Comorbid axis II disorders. The multivariate effect of
PTSD status on current rates of axis II disorders (excluding
borderline personality disorder) was nonsignifi cant.
Emotion regulation and expressivity. There was a signifi -
cant multivariate effect for PTSD status on measures of
emotion regulation and expressivity (Wilkss lambda=0.82;
F=3.29, df=6, 87, p=0.006). Patients with PTSD reported
greater emotion dysregulation and anger suppression and
less expression of positive emotions (Table 2).
Psychosocial functioning. The multivariate effect of PTSD
status on measures of psychosocial functioning was non-
signifi cant.
Mental health treatment utilization. The multivariate ef-
fect of PTSD status on mental health treatment utilization
in the past year was nonsignifi cant.
Physical health status and medical treatment utilization.
There was a nonsignifi cant multivariate effect for PTSD
status on measures of physical health status and medical
treatment utilization.
Discussion
This study adds to a growing body of evidence indi-
cating that individuals with borderline personality dis-
order and co-occurring PTSD are likely to have more
complex clinical presentations than those without PTSD.
In patients with both disorders, scores for suicide intent
and lethality were lower when averaged across both sui-
cide attempts and nonsuicidal self-injury episodes. This
is likely accounted for by the trend-level fi nding indicat-
ing that patients with both disorders engaged in more
frequent nonsuicidal self-injury. When comparing suicide
intent and lethality for suicide attempts only, there was
no difference between the two groups. This is in contrast
to a previous study (14) fi nding that women with border-
line personality disorder who had a history of childhood
sexual abuse reported more lethal self-injurious behavior
than those without such a history, suggesting that it may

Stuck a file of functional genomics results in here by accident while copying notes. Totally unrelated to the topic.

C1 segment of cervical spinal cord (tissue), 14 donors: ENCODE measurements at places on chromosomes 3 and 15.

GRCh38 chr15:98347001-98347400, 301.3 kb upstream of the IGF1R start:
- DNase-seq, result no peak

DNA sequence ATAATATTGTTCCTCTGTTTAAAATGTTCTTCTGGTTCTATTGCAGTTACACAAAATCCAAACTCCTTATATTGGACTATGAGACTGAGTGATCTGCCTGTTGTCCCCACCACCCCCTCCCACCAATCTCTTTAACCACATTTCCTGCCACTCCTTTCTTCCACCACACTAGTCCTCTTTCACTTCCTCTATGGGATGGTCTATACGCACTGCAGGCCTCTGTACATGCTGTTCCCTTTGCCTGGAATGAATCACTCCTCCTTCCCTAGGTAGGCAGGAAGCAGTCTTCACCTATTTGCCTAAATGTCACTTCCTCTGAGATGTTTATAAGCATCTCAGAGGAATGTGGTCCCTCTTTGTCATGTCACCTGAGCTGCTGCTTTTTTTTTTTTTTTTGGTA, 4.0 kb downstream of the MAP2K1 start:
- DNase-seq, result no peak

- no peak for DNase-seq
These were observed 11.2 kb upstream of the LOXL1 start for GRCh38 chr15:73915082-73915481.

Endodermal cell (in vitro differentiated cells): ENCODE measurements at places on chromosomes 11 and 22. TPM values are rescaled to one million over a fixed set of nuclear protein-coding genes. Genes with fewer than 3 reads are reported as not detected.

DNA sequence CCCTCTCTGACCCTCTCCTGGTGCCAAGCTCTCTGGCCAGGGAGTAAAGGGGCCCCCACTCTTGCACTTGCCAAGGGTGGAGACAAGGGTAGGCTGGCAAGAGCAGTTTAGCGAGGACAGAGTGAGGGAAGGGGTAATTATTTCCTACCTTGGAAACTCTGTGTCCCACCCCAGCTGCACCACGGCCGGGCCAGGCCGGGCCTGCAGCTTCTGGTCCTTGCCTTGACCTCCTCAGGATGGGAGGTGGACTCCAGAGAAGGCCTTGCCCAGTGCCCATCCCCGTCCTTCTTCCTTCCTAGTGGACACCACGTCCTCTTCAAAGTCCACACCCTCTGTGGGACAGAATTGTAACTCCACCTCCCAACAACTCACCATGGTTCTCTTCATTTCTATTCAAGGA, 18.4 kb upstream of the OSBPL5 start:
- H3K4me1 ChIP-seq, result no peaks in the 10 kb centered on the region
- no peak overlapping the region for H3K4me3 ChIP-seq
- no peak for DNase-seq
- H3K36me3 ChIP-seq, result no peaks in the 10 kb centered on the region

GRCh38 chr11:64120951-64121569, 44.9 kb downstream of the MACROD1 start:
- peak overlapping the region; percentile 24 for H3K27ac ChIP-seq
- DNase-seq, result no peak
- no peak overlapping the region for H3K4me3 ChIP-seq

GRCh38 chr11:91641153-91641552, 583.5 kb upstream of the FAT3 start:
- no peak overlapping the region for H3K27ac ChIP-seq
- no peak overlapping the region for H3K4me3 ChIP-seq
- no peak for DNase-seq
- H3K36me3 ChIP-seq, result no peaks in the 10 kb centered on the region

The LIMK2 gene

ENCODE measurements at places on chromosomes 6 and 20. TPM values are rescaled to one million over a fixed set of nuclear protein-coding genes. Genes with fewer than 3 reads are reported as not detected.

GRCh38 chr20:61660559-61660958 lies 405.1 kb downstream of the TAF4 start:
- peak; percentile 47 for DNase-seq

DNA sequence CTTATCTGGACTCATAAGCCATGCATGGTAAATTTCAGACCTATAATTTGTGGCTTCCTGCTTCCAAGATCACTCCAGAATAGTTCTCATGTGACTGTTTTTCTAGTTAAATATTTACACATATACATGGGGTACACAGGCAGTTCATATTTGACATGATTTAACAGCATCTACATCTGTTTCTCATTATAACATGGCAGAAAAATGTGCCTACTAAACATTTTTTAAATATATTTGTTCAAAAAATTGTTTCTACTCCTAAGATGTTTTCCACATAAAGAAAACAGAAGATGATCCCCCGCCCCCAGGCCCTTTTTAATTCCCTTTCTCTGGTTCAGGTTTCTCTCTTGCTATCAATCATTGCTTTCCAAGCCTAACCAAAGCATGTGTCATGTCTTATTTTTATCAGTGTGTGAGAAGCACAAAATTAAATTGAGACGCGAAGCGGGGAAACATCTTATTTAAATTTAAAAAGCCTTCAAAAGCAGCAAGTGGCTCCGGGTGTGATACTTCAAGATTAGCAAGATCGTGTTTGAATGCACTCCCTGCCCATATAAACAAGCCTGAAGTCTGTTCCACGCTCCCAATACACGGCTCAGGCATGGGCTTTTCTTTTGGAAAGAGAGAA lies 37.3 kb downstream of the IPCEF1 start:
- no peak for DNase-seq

be childhood sexual abuse, not PTSD, that is predictive of
more lethal self-injurious behavior in this population.
Borderline personality disorder patients with and with-
out PTSD also differed in the function and triggers of
intentional self-injury. Those with PTSD were more likely
to report engaging in intentional self-injury as a way to
infl uence others. They were also more likely to endorse
a variety of trauma-related triggers for their episodes of
intentional self-injury, including fl ashbacks, thoughts
about sexual trauma, and talking to someone about
sexual trauma. It is possible that women with both dis-
orders engage in higher rates of nonsuicidal self-injury
because they have a greater number of potential triggers
for these behaviors as well as a heightened reactivity to
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HARNED, RIZVI, AND LINEHAN
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1215
the use of a suicidal sample, as the presence of a recent
suicide attempt signifi cantly lowers indices of functioning
and may have led to a fl oor effect. The lack of between-
group differences in treatment utilization is also dis-
crepant with previous research (6, 7) and may be due to
a number of factors. First, the sample used for this study
was treatment-seeking and thus was self-selecting based
on this variable. Second, given previous research that has
indicated high rates of treatment utilization in borderline
personality disorder compared to other disorders (31), it
is also possible that a ceiling effect exists. For example,
the majority of participants in our sample had gone to an
emergency department for psychological reasons and had
at least one psychiatric hospitalization in the past year.
Finally, it is possible that the addition of PTSD to border-
line personality disorder does not account for an increase
in treatment-seeking behavior.
This study has important limitations. Because our sam-
ple included only female patients, only treatment-seeking
patients, and only patients with recent and chronic sui-
cidal and/or nonsuicidal self-injury and excluded patients
with bipolar or psychotic disorders, our results may not be
representative of individuals with borderline personality
disorder and PTSD more broadly.
Our results have both theoretical and clinical implica-
tions. This study provides additional empirical support
for the current diagnostic system, which considers bor-
derline personality disorder and PTSD to be separate,
although often co-occurring, disorders. Some research-
ers have suggested that borderline personality disorder
as well as nearly twice as many past unwanted sexual
experiences (e.g., childhood sexual abuse, adult rape, sex-
ual harassment) as their counterparts without PTSD (16.6
compared with 9.4), a fi nding consistent with previous
research (6). Women with or without PTSD reported a high
total incidence of trauma exposure, averaging 26 to 36 life-
time traumatic events. It will be important to determine
the factors that protect some individuals with borderline